2014 Case Study Competition
The Health Issue: Suicide
According to the National Institutes for Mental Health (NIMH), suicide “is a major public health problem” (NIMH, para 1).
In 2010, suicide was the cause of 38,364 deaths in the United States, making it the tenth leading cause of death in the nation (CDC, 2013). However, it is the fourth leading cause of death in the 10-14 and 25-34 age groups, and the second leading cause of death in the 15-24 age group (National Center for Health Statistics (NCHS), 2012). In 2012, the state of Maryland recorded 557 completed suicides, which is an age-adjusted death rate of 9 per 100,000, with 69 of those in individuals under the age of 25 (Maryland Department of Health and Mental Hygiene, 2013).
According to NIMH, signs that an individual may be considering, or even attempting suicide, are:
- Talking about or showing signs of helplessness or hopelessness. Losing interest in things he or she used to enjoy.
- Displaying extreme mood swings Talking about rage or revenge
- Changing one’s sleeping or eating patterns Withdrawing from others
- Increasing one’s use of alcohol or drugs
- Giving away one’s prized possessions
- Expressing a wish to die or kill oneself
- Looking for methods for ending one’s life (e.g., searching for firearms)
In addition to the many suicides each year that are actually completed, many more suicides are attempted.
According to the Centers for Disease Control and Prevention (CDC), more than 8 million U.S. citizens contemplate suicide each year, with more than 1 million making a suicide attempt.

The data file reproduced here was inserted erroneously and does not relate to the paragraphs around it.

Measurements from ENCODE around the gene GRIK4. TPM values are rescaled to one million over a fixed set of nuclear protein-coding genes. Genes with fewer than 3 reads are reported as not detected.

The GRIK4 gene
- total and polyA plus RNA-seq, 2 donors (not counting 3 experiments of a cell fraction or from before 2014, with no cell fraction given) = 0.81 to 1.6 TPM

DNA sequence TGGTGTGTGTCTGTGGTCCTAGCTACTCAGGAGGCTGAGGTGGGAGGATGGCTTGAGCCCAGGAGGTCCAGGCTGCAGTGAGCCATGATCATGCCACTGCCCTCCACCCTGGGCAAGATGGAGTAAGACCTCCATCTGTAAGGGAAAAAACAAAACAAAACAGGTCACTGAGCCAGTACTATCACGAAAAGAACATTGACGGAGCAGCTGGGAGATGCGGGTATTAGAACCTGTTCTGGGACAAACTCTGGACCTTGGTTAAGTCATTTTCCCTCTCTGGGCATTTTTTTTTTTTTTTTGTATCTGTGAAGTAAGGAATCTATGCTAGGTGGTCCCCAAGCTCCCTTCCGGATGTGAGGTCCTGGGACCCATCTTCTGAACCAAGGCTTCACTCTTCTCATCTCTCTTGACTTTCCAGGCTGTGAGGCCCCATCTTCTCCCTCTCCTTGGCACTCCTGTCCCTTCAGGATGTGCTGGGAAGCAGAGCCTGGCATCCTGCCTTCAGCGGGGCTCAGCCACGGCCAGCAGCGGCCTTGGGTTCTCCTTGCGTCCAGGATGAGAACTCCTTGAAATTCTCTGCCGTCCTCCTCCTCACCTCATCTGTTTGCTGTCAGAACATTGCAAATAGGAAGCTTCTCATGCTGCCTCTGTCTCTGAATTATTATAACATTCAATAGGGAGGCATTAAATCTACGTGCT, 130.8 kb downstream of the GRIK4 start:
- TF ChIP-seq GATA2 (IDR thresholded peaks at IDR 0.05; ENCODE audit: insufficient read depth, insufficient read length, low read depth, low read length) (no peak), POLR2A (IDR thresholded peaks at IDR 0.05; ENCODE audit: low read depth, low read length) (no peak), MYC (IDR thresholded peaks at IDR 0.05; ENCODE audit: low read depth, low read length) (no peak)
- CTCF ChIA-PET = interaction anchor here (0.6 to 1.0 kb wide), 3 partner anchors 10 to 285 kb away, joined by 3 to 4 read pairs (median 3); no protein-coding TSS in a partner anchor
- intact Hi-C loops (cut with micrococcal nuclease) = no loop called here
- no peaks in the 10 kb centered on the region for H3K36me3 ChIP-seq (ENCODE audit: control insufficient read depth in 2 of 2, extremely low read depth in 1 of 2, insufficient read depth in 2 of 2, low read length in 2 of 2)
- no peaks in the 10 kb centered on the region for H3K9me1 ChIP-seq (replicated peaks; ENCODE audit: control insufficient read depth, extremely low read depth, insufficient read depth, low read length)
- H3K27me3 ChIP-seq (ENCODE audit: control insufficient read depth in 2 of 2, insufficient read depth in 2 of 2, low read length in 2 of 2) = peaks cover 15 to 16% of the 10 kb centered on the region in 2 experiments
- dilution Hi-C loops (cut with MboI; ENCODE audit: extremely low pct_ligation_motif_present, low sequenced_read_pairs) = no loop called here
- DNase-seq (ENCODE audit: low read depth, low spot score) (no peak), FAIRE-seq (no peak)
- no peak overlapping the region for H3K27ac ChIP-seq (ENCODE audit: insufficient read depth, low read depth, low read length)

Furthermore, while males are more likely to complete suicide than females, females are more likely to attempt suicide (CDC, 2012).
According to the American Foundation for Suicide Prevention (AFSP), common risk factors include:
- mental disorders (specifically depression)
- previous suicide attempts
- family history of attempted or complete suicide (2014).
The CDC lists the following as additional risk factors:
- Family history of child maltreatment History of alcohol and substance abuse
- Feelings of hopelessness
- Impulsive or aggressive tendencies
- Cultural and religious beliefs (e.g., belief that suicide is noble resolution of a personal dilemma)
- Local epidemics of suicide
- Isolation, a feeling of being cut off from other people Barriers to accessing mental health treatment
- Loss (relational, social, work, or financial)
- Physical illness
- Easy access to lethal methods
- Unwillingness to seek help because of the stigma attached to mental health and substance abuse disorders or to suicidal thoughts
Conversely, factors such as access to mental health services, problem-solving skills, and positive connections such as family, friends, community, and religion serve as protective factors from suicidal ideation and attempts (AFSP, 2014).
Presented in Baltimore